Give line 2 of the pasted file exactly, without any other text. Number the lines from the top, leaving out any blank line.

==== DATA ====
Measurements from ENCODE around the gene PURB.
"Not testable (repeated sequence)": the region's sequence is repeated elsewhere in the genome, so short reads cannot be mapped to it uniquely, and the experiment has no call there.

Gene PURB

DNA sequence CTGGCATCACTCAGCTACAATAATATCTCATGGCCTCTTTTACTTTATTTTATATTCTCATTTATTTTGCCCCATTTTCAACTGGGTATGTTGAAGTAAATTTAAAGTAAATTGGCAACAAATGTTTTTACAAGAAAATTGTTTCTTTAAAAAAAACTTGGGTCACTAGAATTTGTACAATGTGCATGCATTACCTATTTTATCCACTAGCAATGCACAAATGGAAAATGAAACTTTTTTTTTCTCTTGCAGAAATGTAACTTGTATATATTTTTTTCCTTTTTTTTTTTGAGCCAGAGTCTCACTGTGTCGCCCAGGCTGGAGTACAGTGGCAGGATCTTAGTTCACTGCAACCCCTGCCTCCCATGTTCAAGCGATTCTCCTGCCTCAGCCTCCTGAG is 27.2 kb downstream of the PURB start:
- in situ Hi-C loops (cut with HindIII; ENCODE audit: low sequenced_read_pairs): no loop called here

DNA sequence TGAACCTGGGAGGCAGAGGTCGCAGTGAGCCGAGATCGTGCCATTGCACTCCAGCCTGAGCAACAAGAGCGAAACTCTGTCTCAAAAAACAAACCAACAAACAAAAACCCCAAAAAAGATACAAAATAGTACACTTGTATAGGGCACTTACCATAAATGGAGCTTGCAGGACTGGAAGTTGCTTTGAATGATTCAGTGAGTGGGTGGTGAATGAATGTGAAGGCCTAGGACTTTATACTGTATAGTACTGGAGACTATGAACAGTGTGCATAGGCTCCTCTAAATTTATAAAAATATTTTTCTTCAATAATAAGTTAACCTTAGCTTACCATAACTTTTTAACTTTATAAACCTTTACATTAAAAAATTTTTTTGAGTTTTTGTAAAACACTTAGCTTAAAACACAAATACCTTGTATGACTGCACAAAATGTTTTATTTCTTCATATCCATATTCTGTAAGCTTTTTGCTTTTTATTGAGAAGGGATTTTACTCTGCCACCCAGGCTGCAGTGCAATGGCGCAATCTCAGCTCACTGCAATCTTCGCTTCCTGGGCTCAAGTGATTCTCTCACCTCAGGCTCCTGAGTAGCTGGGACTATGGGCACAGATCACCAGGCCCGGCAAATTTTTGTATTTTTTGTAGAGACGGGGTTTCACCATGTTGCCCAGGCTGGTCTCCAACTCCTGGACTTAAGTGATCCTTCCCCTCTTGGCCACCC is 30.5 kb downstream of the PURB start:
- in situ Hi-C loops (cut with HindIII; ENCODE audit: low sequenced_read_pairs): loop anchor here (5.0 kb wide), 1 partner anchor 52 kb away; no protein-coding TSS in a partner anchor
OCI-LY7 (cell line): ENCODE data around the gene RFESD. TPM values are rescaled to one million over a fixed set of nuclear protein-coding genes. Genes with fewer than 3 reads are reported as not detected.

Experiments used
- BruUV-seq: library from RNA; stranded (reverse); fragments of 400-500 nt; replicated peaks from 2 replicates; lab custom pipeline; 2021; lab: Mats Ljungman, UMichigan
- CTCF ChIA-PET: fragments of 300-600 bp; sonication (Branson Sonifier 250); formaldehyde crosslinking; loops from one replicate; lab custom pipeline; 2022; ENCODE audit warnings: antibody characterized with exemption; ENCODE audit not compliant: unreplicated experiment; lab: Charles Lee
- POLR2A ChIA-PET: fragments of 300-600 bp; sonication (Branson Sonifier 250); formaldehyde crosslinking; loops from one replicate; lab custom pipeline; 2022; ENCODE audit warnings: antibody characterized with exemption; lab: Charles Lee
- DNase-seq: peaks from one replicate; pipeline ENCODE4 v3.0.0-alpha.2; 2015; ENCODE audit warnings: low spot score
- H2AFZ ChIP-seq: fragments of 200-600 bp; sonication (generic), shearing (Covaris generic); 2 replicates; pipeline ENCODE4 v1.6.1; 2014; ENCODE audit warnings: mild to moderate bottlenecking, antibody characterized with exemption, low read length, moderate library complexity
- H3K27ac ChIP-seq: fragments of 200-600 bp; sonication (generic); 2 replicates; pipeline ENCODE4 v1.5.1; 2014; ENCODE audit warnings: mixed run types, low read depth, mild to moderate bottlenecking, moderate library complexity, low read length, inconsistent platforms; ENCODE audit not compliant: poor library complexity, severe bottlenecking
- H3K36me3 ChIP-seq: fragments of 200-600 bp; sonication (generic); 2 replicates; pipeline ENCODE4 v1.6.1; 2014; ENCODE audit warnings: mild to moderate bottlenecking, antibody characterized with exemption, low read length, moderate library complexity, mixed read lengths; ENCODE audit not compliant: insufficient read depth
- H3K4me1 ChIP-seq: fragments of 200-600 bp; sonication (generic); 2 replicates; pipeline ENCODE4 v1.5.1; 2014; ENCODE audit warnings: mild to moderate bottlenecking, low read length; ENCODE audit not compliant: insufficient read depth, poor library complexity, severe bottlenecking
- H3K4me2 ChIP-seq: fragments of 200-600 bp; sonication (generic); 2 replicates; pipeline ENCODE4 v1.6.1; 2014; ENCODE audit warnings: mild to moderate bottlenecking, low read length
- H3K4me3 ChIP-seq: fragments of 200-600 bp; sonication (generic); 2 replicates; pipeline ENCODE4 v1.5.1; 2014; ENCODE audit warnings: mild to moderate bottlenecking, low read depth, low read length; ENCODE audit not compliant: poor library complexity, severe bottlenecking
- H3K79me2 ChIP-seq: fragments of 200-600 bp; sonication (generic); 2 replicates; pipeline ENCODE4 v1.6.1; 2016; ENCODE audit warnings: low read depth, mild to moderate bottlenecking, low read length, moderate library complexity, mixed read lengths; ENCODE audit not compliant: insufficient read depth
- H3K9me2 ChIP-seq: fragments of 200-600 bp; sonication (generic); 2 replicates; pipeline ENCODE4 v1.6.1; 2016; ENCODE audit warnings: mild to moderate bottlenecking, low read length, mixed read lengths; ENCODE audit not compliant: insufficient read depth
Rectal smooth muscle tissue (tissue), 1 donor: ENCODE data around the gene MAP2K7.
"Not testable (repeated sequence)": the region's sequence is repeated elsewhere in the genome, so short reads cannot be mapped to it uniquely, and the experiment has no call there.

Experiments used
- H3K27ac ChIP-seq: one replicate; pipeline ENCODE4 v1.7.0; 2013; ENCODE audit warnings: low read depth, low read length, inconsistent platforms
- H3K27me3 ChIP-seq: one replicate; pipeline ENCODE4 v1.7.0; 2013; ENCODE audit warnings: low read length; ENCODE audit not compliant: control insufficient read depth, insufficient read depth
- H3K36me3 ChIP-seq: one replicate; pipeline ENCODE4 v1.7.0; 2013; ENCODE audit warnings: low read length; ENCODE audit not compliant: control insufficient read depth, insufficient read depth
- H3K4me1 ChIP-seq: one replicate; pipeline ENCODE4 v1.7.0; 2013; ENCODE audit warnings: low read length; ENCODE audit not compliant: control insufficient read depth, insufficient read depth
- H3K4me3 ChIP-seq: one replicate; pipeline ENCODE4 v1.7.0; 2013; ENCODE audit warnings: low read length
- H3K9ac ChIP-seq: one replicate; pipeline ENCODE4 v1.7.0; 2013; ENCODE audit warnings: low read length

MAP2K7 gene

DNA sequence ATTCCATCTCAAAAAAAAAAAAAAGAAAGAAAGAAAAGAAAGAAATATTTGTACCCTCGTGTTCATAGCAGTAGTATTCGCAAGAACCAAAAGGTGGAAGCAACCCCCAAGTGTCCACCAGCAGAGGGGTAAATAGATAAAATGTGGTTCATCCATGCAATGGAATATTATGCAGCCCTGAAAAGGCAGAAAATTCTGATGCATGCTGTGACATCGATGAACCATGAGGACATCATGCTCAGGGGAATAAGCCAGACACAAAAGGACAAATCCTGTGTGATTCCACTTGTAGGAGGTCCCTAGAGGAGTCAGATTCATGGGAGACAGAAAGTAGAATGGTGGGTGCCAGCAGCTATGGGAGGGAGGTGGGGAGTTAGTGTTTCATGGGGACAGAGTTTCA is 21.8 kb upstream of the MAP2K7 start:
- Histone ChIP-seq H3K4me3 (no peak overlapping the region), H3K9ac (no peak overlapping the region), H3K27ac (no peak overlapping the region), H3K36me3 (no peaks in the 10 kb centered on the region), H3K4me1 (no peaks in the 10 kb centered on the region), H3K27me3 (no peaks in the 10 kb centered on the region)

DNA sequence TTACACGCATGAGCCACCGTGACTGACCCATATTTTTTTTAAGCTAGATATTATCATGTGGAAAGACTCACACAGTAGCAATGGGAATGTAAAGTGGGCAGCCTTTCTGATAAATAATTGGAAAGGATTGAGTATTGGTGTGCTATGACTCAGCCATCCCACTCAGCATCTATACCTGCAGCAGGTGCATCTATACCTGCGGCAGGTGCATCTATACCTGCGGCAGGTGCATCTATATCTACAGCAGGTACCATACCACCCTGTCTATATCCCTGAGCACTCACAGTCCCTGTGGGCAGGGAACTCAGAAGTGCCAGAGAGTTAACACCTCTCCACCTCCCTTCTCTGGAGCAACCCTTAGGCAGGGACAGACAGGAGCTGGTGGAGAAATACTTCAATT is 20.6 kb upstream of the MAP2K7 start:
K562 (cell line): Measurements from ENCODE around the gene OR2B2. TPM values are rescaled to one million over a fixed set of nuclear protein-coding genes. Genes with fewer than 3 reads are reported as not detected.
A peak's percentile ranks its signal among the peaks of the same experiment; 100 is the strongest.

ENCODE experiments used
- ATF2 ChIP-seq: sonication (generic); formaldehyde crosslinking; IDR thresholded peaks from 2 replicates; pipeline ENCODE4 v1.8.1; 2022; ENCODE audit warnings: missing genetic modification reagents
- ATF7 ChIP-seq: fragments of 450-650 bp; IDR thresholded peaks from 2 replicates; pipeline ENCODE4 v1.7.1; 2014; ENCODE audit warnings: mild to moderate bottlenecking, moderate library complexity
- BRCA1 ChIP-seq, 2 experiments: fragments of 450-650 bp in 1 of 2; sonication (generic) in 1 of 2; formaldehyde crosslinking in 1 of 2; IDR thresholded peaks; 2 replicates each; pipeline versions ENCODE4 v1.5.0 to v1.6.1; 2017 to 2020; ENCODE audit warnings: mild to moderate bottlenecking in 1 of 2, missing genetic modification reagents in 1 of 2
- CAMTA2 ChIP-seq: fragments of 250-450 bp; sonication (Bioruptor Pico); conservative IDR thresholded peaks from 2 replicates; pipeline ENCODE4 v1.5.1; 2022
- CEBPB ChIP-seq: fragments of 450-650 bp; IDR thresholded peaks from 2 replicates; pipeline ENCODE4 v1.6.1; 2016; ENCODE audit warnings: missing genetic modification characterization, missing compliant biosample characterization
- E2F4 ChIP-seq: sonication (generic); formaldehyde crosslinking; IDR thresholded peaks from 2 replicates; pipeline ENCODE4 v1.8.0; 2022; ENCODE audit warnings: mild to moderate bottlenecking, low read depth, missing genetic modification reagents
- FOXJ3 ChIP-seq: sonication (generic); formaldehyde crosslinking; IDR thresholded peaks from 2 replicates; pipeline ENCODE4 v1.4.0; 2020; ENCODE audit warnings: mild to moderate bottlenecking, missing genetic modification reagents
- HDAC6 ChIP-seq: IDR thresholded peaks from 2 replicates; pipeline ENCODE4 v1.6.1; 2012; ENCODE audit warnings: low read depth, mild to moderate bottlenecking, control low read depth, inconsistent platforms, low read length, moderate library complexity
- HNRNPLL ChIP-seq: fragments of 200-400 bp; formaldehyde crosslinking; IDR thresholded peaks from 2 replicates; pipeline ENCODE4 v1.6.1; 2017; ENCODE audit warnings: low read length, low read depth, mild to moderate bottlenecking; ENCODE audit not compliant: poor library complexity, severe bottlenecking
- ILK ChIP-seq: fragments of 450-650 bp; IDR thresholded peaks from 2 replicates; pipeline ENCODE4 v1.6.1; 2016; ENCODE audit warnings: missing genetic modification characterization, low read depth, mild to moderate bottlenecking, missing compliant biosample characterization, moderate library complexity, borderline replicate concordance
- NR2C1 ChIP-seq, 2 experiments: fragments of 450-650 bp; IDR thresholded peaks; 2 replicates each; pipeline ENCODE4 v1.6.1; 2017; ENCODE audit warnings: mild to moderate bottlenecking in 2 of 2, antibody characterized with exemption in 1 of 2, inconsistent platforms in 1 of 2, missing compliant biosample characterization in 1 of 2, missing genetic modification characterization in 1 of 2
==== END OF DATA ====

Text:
"Not testable (repeated sequence)": the region's sequence is repeated elsewhere in the genome, so short reads cannot be mapped to it uniquely, and the experiment has no call there.